Nothing less than a well-educated decision will do, because investing in production inkjet is a complex commitment that involves more than just installing another piece of machinery (see sidebar). A 360º view of the opportunity is precisely what Inkjet Summit attendees expect the event to provide, according to conference advisory board member Elizabeth Gooding, president, Insight Forums, and co-founder of Inkjet Insight.
Evaluating Inkjet Requirements
“Smaller companies in established inkjet markets can learn how to develop requirements for evaluating equipment, define workflow changes and resulting software requirements and speak with peers about how investments have been justified,” Gooding says. “All attendees have the opportunity to streamline their evaluation process by meeting one-on-one with experts from all of the major inkjet OEMs under one roof.”
Attendees typically are looking for insight on both the market opportunity as well as interaction with peers, adds Barb Pellow, manager of Pellow and Partners, who also serves as a fellow advisory board member and the moderator of many panel discussions at the Inkjet Summit events.
“They will get market data from leading industry analysts and have the ability to hear from peers in keynote sessions as well as during case study breakouts,” she says. “The peer-to-peer interaction is one of the key things that attendees value the most. The hope is that they can avoid mistakes made by others on the journey to inkjet success.”
“The interaction among the other users is fantastic,” affirms Quad’s Jackson, who also appreciates the opportunity the conference gives him to “fact check” information with the sponsoring vendors.
A Win-Win for Sponsors and Attendees
In return for underwriting the event’s “hosted buyer” model, the OEMs get a schedule of group briefings and 1:1 meetings that bring them into contact with everyone who attends — a feat that would be impossible for them to achieve at standard trade shows. Attendees benefit as well because the arrangement gives them direct access to the industry’s top vendors of production inkjet systems and related equipment, software and supplies.
That puts attendees “in front of the right people” when they need advice or assistance, says Renaud, who remembers buttonholing an OEM representative whose technology wasn’t performing up to par. The representative turned out to be the vendor’s CEO, and the issue was soon resolved. Inkjet Summit encounters like these, she adds, can be valuable “contacts for the future” as well as on-the-spot problem-solvers.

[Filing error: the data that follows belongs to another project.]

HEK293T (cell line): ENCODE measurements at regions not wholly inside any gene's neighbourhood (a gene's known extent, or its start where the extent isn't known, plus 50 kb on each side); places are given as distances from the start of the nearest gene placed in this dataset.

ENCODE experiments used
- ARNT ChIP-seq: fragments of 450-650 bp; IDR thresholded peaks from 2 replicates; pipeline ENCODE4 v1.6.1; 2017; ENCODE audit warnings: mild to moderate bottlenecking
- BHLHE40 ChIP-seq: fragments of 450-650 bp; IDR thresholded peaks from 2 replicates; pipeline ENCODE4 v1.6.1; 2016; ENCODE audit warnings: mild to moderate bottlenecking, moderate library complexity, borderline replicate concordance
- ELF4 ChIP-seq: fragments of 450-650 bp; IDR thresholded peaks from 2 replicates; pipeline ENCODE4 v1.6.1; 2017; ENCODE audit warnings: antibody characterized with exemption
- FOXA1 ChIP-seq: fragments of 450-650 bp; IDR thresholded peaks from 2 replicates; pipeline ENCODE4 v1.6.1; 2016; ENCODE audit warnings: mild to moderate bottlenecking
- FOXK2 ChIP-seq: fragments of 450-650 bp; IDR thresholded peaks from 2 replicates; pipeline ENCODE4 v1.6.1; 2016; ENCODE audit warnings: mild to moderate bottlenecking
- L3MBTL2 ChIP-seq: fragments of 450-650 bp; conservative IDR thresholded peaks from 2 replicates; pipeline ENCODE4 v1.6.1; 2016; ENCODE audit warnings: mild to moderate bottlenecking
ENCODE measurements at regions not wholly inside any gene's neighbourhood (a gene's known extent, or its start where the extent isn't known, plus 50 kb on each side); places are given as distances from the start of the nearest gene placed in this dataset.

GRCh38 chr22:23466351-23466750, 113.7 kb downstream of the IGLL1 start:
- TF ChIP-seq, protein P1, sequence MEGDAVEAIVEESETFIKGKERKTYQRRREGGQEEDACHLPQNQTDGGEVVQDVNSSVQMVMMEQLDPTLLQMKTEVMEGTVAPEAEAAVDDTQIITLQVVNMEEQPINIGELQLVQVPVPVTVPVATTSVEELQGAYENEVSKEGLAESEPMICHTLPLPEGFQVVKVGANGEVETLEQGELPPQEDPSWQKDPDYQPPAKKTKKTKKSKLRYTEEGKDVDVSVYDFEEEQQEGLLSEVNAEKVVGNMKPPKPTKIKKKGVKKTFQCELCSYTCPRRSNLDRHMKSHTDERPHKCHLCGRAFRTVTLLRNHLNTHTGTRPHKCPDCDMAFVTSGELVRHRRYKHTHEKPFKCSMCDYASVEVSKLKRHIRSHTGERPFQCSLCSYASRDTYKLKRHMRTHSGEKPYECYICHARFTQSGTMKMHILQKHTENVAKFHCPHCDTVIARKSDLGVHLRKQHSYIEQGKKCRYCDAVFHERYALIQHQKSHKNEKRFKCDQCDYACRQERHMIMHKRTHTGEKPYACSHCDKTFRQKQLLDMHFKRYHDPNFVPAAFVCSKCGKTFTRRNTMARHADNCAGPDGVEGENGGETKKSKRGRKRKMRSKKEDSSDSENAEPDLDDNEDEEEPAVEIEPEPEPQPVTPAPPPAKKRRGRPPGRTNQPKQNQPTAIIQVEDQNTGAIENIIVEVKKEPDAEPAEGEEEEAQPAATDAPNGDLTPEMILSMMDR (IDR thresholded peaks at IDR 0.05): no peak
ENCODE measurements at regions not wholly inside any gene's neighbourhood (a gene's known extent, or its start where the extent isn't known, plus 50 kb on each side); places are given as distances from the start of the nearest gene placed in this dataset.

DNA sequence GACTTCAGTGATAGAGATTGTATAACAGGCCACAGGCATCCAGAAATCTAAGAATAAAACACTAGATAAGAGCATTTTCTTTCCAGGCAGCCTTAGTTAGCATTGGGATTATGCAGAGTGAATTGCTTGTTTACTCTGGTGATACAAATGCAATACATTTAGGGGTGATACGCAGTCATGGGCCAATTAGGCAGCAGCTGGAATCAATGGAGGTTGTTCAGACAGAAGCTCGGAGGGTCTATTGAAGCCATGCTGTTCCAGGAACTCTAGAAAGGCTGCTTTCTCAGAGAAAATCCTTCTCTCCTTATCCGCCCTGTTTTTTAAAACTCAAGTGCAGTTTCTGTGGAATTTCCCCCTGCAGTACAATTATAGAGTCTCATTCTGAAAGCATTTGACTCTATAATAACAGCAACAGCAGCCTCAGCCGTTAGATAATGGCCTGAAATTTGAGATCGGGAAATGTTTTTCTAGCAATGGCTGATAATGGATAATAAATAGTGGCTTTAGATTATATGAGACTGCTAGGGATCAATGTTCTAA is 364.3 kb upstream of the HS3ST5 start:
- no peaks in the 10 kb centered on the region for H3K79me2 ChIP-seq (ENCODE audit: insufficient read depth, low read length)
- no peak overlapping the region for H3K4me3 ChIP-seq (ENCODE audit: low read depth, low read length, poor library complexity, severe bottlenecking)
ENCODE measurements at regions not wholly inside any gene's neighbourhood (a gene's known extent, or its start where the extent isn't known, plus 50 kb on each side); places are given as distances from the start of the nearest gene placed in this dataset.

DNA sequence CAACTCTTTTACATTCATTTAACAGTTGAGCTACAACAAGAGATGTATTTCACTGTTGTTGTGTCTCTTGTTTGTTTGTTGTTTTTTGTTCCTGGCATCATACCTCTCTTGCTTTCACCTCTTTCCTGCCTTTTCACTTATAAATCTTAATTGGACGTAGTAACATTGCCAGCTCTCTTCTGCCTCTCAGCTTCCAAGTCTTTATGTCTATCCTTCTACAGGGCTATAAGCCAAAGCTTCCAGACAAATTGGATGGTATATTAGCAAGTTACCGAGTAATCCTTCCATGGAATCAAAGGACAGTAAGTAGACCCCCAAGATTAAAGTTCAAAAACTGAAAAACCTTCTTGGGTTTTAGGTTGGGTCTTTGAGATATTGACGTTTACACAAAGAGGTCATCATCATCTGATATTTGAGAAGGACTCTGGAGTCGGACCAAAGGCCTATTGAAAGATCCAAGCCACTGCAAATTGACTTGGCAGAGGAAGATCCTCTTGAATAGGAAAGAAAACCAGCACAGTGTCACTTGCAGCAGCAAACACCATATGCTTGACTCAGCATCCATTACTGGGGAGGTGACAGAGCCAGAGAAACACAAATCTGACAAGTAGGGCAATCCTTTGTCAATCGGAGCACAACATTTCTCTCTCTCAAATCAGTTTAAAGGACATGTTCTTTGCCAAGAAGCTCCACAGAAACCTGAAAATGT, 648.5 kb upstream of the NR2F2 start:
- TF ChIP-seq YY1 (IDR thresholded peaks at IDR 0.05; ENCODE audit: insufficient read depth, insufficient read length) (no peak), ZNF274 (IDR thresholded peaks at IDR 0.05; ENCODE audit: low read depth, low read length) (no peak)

The Inkjet Summit audience represents a cross-section of inkjet experience: companies that haven’t yet committed to the technology, alongside those that have already made substantial investments in it and are looking to expand further. Attendees come from the general commercial, publication (books, magazines and catalogs), direct mail, transactional print and in-plant segments. (Inkjet applications for packaging are part of a related, but separate, NAPCO Media event, the Digital Packaging Summit.)
The learning experience unfolds as attendees move steadily through a series of keynote addresses, user panel discussions, breakout meetings and case-study sessions. Social activities and a pre-conference golf tournament keep the mood cordial, encouraging peer-to-peer interactions and equally productive conversations with the sponsoring vendors.
Great Opportunity for Inkjet Newcomers
The format is especially valuable for newcomers to production inkjet, according to Pellow. “It gives first-time buyers the ability to understand all facets of what it requires to be successful — technology, processes and people,” she says. “They’ll hear from their peers about critical success factors as well as the mistakes they made.”
Like its signature technology, the Inkjet Summit strives to keep getting better at what it does. “We conduct extensive surveys after the event to ensure the program remains as relevant as possible, and for the last six years satisfaction levels have exceeded 95% or higher,” Boer says.
That’s what makes believers of attendees like Tom Markman, operations manager at Wolters Kluwer, who declares, “If you don’t attend the Inkjet Summit as part of your inkjet research process, then you’re not really that serious about inkjet technology.”